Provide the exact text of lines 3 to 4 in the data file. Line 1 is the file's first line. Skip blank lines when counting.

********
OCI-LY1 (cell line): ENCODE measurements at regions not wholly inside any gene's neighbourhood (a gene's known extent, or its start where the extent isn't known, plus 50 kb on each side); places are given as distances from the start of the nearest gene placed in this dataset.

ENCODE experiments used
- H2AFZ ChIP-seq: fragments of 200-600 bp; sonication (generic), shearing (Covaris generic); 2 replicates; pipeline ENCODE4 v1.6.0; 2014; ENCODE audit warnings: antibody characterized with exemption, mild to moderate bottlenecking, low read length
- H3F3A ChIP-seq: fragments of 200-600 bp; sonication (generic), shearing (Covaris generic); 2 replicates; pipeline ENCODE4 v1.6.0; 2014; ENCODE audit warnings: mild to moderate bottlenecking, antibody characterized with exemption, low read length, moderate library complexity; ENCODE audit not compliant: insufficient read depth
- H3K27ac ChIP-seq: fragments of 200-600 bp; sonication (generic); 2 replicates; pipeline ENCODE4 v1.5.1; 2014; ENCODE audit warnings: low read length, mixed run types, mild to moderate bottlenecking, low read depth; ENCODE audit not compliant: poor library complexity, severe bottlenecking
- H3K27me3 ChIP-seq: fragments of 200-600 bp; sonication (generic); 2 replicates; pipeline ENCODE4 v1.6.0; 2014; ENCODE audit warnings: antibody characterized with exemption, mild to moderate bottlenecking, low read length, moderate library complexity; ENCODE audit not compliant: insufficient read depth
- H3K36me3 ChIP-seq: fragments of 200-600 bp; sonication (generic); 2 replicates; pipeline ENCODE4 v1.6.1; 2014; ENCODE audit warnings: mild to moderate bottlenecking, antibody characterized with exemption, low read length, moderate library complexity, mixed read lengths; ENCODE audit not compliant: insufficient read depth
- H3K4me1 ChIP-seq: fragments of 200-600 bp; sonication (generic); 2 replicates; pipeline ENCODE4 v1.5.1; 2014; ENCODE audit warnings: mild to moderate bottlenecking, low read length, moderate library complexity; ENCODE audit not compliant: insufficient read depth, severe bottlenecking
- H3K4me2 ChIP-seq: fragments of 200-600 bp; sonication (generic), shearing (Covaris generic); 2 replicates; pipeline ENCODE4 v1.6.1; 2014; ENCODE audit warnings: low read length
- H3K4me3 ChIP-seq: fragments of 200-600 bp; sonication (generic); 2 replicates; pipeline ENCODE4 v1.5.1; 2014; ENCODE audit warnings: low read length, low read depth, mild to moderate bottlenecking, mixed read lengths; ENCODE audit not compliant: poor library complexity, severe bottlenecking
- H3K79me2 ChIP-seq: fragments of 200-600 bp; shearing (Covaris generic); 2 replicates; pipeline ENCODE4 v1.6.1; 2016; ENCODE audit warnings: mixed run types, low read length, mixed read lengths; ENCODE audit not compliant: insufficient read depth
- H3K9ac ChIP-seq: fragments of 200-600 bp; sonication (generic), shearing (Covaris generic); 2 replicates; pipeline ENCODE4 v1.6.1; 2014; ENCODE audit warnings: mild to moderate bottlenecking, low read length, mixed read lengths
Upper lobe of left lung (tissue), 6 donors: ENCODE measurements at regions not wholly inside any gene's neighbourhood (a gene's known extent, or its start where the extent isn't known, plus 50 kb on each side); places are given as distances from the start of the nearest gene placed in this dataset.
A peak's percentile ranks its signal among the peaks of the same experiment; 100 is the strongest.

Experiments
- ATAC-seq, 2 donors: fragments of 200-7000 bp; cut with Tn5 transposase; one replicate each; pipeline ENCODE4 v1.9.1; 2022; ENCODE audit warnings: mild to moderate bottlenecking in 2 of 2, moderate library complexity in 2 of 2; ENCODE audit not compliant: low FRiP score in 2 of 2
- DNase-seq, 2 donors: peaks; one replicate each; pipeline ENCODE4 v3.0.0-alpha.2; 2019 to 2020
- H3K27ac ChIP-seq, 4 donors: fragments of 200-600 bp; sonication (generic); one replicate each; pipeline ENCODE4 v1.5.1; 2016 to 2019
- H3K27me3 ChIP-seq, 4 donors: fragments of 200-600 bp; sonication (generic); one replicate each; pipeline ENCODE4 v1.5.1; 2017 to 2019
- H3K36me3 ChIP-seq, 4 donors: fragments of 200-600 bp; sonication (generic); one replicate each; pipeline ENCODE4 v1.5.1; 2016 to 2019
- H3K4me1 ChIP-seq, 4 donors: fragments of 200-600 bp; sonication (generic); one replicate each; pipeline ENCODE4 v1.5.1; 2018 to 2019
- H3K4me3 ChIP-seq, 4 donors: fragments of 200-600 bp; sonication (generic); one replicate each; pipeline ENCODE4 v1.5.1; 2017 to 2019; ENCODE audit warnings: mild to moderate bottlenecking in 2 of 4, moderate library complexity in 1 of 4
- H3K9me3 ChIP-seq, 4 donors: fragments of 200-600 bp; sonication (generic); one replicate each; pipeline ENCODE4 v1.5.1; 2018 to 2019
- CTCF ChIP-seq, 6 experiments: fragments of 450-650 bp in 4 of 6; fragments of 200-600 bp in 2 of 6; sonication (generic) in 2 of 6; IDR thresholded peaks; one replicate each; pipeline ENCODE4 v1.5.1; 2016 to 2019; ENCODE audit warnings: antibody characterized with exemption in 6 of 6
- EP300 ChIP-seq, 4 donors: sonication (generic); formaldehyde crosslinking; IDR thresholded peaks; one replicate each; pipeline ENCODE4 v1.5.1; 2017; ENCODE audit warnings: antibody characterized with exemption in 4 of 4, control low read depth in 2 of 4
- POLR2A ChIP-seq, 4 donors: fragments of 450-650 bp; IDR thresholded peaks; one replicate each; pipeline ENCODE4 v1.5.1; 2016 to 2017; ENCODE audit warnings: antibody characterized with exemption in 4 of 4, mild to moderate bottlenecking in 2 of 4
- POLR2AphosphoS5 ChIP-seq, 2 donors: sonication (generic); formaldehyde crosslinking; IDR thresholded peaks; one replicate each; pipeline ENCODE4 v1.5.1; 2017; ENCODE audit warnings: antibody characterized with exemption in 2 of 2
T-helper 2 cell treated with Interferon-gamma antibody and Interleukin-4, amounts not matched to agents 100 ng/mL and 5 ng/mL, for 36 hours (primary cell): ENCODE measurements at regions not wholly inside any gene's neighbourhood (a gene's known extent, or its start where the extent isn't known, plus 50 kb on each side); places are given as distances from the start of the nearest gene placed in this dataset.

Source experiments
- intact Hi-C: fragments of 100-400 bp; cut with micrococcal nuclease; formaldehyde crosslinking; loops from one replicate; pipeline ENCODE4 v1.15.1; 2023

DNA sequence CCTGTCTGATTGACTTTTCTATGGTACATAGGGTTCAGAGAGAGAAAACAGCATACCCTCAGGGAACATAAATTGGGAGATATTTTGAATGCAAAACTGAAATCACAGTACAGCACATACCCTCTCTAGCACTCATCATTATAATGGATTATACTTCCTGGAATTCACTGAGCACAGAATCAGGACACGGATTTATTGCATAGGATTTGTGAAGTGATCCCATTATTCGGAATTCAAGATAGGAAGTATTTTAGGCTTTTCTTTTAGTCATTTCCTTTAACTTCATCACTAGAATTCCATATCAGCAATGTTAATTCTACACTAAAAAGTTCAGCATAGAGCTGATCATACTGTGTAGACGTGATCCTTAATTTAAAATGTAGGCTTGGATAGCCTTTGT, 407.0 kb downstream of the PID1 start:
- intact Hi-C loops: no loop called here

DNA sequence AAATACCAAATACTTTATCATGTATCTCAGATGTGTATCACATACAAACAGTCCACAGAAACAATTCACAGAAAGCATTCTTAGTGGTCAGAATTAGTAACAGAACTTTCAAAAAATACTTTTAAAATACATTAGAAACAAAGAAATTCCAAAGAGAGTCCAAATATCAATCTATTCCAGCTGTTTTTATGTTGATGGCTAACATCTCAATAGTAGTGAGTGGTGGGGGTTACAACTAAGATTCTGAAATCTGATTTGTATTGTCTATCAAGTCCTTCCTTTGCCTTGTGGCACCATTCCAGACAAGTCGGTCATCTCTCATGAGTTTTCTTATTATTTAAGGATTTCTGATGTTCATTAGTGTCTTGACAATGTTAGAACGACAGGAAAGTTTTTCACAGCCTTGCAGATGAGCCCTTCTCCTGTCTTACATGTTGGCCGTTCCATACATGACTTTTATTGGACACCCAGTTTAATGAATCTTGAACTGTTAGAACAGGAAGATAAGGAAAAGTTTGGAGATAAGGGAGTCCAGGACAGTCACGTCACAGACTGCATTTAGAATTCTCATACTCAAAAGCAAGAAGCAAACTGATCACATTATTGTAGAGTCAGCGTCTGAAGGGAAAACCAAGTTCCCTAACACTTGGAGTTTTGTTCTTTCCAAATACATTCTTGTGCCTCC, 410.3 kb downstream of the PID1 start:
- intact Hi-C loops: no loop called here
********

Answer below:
- H2AFZ ChIP-seq: fragments of 200-600 bp; sonication (generic), shearing (Covaris generic); 2 replicates; pipeline ENCODE4 v1.6.0; 2014; ENCODE audit warnings: antibody characterized with exemption, mild to moderate bottlenecking, low read length
- H3F3A ChIP-seq: fragments of 200-600 bp; sonication (generic), shearing (Covaris generic); 2 replicates; pipeline ENCODE4 v1.6.0; 2014; ENCODE audit warnings: mild to moderate bottlenecking, antibody characterized with exemption, low read length, moderate library complexity; ENCODE audit not compliant: insufficient read depth